WASHINGTON – The Consumer Financial Protection Bureau and the White House announced Wednesday an initiative cracking down on overdraft fees to increase transparency for consumers.

A new proposed rule would force banks and credit unions with more than $10 billion in assets to outline more disclosures as well as cap overdraft fees for these institutions.

The bureau is accepting comments on its proposed rule until April 1. If finalized, the rule would go into effect Oct. 1, 2025.

“Many of the nation’s largest banks morphed this market into a junk fee harvesting machine,” CFPB Director Rohit Chopra said in a press briefing on Tuesday before the announcement.

An overdraft fee today is around $35 per transaction, according to the FDIC, and often disproportionately affects low-income families that cannot maintain high bank balances. But the majority of consumers’ debit card overdrafts are less than $26 and are repaid within three days, the CFPB said.

Instead, the bureau is proposing a benchmark overdraft fee as low as $3 or up to $14 while seeking public comment to determine the appropriate amount. Alternatively, banks can set their own fees if they can show they are charging a breakeven amount, according to Chopra.

“Many financial giants have sought ways to ratchet up revenues from their deposit account customers,” said Chopra, calling their pursuit of these institutions over the years a “cat and mouse game.”

Several Republicans and banking industry representatives were quick to denounce the proposal.

“The proposal would make it significantly harder for banks to offer overdraft protection to customers, including those who have few, if any, other means to access needed liquidity,” said Rob Nichols, president and CEO of the American Bankers Association.

The rule “would undermine the Bureau’s consumer protection mission,” Rep. Patrick McHenry (R-N,C,), chairman of the House Financial Services Committee, and another committee member, Rep. Andy Barr (R-Ky.), said in a statement.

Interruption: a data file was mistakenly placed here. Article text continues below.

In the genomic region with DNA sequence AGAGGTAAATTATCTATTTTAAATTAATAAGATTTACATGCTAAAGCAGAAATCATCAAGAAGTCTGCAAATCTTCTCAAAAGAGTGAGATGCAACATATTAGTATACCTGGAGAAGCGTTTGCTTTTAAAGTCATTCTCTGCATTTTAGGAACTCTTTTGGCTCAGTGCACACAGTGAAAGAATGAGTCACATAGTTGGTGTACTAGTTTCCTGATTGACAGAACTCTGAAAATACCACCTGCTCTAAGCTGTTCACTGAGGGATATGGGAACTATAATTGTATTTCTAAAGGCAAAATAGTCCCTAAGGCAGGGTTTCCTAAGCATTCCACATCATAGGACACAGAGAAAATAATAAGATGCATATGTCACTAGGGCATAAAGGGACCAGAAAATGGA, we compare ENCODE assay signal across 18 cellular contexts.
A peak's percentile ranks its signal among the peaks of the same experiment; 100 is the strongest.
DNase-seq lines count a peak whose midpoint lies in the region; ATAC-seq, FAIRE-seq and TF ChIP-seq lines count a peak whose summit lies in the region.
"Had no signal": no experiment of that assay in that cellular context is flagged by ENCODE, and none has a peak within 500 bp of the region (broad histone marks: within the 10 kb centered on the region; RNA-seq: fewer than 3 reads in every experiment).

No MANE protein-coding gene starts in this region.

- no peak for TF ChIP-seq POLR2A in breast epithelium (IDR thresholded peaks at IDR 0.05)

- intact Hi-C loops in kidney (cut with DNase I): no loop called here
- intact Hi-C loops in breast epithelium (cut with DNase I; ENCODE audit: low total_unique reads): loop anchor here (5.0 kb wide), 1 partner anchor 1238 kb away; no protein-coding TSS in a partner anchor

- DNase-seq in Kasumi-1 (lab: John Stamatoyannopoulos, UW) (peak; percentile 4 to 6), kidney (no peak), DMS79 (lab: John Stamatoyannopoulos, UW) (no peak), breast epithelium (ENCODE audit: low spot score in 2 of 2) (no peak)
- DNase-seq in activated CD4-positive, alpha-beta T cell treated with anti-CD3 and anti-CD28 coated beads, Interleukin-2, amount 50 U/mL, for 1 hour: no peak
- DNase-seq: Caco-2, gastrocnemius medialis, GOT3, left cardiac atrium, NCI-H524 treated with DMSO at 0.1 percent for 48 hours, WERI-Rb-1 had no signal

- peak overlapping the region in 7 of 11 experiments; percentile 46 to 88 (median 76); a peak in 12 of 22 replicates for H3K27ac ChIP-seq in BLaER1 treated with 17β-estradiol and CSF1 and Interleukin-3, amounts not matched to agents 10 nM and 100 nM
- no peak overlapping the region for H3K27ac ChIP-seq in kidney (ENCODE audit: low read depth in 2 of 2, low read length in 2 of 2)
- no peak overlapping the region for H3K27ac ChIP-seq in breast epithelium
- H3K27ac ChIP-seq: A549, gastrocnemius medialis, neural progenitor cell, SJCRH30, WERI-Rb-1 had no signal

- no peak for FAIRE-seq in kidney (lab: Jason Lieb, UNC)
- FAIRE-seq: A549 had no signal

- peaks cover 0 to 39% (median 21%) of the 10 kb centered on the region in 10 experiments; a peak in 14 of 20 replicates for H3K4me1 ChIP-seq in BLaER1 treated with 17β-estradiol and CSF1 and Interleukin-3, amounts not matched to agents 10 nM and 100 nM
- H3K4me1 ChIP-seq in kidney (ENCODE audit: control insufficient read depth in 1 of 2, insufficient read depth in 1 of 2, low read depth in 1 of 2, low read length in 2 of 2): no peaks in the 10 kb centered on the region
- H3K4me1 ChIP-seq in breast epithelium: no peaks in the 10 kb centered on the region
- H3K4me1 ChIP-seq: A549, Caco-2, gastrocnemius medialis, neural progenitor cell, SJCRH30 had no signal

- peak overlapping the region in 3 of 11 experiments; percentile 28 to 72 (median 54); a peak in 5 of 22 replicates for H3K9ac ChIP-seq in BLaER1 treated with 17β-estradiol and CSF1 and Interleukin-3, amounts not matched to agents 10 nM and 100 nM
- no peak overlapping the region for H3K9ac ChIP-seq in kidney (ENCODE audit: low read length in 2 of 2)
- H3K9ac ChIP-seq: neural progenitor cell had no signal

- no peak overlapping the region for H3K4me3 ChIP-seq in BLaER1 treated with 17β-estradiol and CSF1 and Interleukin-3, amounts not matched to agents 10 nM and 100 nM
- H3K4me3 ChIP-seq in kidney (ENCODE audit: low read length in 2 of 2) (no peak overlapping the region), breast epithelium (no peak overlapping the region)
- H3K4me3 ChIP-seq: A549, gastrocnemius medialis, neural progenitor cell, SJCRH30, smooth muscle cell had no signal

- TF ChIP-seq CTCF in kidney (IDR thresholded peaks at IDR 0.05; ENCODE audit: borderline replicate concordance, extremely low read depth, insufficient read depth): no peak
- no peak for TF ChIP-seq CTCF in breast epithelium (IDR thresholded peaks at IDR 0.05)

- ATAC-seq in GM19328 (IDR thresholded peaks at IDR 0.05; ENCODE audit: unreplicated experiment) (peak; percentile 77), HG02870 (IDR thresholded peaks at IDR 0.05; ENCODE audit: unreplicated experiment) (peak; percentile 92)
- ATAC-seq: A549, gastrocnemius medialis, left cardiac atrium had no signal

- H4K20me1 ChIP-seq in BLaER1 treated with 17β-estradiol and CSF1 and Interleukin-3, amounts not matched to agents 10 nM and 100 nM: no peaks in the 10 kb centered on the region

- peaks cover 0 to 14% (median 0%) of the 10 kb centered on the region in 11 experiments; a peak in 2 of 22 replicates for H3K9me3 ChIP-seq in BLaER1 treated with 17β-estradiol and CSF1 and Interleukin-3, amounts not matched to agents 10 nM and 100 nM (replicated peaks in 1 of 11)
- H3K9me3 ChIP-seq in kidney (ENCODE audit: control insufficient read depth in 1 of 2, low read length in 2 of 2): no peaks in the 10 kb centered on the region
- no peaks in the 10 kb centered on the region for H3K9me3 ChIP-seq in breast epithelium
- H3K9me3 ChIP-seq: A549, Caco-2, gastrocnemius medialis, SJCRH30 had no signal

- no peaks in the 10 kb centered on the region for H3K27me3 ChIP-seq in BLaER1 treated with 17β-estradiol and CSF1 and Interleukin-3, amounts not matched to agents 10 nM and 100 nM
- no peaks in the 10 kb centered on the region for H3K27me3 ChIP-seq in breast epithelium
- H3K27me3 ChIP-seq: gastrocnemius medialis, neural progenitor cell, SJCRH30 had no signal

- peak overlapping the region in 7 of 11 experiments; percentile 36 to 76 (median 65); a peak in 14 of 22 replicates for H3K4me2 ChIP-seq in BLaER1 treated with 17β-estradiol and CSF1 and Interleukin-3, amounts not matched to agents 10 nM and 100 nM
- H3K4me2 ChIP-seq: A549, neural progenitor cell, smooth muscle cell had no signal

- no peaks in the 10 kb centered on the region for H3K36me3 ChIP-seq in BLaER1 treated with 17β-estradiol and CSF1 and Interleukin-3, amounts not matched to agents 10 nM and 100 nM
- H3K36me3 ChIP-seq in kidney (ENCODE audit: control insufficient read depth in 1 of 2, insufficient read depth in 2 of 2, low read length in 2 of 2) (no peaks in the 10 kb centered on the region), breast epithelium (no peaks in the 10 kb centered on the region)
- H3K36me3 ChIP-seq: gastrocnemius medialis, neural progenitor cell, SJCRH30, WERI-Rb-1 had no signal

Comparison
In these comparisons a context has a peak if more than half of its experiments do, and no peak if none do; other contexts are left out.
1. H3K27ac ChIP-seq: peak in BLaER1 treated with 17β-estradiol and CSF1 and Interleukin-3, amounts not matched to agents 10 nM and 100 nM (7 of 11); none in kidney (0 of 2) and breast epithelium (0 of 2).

According to a CFPB report, banks generated $15.47 billion in revenue in 2019 from overdraft fees. 

The proposed rule is part of the Biden administration effort to crack down on junk fees. It aims to close a regulatory loophole found in the 1968 Truth in Lending Act, which enables banks to lend money to consumers facing overdrawn accounts without issuing consumer protections that apply to other forms of credit. 

“Banks call it a service – I call it exploitation,” President Joe Biden said in a prepared statement. 

The proposal is expected to cut the average overdraft fee by more than half. The average American family that is subject to these fees would save an estimated $150 a year, while consumers as a whole could save $3.5 billion every year, according to White House’s National Economic Council Director Lael Brainard. 

“Companies shouldn’t be able to sneak charges onto your monthly statement,” Brainard stated. “Not only do those hidden fees inflate prices, they make it difficult to accurately comparison shop and impede competition.”

In 2017, the CFPB sued TCF Bank for unfair junk fees, noting that a former bank CEO even named his boat “Overdraft.” At the time, TCF bank managers could rake in up to $7,000 for increasing overdraft fee activity.

“The result was tricks, traps, and bullying that resulted in an overdraft opt-in rate triple the rate at other banks,” Chopra said. “TCF was part of a broader trend–big banks using a lending carve out to build business models that root for their own customers to run out of money in order to extract more fees from them.” 

The CFPB has since gone after several large banks such as Regions Bank and Wells Fargo on similar infractions. 

“We’re not shutting banks from profiting or shutting consumers from credit,” said Chopra. “These overdraft loans will simply have to play by the rules.”